Native Plant of the Week: Maximilian Sunflower ~ Helianthus maximiliani

Maximilian Sunflower is flowering earlier than usual in our yard this year (along with many other species). It is a tall 4 - 8 foot perennial forb with bright yellow flowers arranged on short alternating stems arising from the leaf axils.

Its usual flowering time in Minnesota is September through October. I have seen it flowering into late October producing seeds into early winter that are sought out by birds, especially goldfinches and chickadees.

It also provides a nice amount of nectar for butterflies who are preparing for their southerly migration.

It is native throughout much of North American except for the Canadian maritime provinces and northern territories. It prefers a medium to heavy soil that is moderately moist.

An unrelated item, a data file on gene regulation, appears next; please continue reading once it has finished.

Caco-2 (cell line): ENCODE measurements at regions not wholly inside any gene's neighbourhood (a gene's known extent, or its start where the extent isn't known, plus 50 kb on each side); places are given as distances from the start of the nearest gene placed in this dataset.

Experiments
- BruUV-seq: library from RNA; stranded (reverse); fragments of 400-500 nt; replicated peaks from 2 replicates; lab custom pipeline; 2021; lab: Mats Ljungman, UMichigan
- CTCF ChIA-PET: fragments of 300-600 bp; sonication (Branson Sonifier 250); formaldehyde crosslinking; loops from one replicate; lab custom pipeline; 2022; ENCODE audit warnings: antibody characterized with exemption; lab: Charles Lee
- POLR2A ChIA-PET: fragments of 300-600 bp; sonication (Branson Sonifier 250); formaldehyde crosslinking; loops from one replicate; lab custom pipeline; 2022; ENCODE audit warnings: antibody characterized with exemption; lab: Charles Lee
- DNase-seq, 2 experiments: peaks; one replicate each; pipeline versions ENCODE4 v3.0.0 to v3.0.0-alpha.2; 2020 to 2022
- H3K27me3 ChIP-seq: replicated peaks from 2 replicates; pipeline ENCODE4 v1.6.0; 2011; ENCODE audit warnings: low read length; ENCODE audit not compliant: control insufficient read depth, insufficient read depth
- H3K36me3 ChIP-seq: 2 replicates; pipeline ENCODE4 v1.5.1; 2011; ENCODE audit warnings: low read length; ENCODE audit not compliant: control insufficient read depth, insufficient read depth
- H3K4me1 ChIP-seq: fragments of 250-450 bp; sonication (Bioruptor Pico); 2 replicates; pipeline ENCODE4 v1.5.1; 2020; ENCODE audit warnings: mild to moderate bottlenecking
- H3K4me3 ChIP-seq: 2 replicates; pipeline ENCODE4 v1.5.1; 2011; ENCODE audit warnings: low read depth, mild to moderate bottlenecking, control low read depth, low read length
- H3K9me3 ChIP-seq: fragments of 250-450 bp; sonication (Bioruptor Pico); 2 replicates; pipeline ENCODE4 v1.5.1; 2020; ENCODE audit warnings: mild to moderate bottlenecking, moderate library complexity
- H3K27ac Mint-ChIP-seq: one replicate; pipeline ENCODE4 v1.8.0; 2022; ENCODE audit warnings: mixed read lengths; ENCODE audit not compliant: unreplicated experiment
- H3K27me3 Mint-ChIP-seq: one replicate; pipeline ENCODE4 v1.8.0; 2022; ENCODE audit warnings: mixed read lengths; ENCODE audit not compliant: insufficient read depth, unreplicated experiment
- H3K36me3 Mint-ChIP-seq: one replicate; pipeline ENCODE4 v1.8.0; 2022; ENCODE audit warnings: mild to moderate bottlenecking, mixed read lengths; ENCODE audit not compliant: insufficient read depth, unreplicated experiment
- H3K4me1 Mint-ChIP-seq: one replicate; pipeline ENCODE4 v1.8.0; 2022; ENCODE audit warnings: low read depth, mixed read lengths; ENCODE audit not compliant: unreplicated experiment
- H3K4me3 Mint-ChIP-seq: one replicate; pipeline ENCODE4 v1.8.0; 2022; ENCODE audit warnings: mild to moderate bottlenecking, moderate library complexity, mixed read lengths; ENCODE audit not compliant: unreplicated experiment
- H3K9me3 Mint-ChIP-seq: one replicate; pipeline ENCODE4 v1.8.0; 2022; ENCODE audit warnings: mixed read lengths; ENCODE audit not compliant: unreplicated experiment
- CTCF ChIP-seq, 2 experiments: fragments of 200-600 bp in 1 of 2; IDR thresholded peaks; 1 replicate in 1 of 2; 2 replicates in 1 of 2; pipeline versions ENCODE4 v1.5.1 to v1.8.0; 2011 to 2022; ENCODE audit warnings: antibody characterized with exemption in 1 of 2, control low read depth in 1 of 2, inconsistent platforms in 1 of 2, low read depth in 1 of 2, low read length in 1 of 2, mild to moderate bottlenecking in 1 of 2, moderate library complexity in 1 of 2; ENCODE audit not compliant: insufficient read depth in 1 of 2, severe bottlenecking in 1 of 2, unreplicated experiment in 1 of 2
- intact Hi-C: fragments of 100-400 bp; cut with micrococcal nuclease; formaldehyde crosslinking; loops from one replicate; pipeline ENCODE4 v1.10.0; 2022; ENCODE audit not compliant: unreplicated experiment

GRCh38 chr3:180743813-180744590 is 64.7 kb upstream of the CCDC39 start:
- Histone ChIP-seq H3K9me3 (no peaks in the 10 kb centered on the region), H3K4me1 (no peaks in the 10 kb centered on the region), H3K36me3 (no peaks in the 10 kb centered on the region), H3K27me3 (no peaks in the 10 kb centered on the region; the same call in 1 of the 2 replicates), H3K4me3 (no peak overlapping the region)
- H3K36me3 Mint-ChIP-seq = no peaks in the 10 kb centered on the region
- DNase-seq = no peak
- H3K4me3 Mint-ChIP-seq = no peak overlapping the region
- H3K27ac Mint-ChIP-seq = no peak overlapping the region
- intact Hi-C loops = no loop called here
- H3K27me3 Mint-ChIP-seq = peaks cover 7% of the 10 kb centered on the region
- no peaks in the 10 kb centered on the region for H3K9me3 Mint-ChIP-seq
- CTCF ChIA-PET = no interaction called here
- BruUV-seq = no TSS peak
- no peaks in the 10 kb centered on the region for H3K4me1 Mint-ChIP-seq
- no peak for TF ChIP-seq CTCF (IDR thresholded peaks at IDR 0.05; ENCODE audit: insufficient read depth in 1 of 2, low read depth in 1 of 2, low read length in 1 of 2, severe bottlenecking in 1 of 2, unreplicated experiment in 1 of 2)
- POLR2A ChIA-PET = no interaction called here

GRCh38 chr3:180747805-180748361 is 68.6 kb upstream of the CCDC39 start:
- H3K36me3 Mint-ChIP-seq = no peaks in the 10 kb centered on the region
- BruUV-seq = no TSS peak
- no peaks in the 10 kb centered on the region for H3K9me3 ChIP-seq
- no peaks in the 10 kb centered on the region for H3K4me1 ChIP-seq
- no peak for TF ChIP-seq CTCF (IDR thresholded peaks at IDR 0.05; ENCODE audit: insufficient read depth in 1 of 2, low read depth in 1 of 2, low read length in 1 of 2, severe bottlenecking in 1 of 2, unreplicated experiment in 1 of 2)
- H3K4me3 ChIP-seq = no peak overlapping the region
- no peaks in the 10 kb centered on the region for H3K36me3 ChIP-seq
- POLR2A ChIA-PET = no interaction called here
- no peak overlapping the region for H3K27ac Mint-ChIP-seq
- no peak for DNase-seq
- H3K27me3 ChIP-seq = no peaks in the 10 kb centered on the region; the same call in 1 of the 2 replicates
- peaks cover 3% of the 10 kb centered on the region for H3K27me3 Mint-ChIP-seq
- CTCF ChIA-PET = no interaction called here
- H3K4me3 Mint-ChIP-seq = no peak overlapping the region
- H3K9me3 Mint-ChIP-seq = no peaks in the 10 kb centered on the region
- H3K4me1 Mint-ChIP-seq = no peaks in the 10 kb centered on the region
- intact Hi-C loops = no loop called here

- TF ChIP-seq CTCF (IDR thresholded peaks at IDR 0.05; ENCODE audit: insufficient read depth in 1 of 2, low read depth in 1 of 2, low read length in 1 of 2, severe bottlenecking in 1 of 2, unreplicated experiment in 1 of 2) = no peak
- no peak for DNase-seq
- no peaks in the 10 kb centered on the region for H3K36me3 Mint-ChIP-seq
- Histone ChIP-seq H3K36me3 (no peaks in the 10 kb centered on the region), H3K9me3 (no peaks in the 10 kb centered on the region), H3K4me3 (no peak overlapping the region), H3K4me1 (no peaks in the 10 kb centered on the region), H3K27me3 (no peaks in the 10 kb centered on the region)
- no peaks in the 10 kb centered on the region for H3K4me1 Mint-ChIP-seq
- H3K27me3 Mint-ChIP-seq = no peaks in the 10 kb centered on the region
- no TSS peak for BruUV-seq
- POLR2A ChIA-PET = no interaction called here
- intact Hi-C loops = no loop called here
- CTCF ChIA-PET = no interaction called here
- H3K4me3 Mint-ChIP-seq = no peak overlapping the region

It is palatable and readily eaten by all classes of livestock but decreases in vigor in heavily grazed ranges.(Native Grasses Legumes and Forbs, Phillips Petroleum Company, 1961)

In Gray's Synoptical Flora of North America (1895), Asa Gray writes that is was common in the southern half of Minnesota reaching eastward to Minneapolis where it was plentiful. Also abundant in the Red River valley extending northwest to the Saskatchewan river. Link to Source

More information about growing Maximilan Sunflower in the USDA Plant Guide.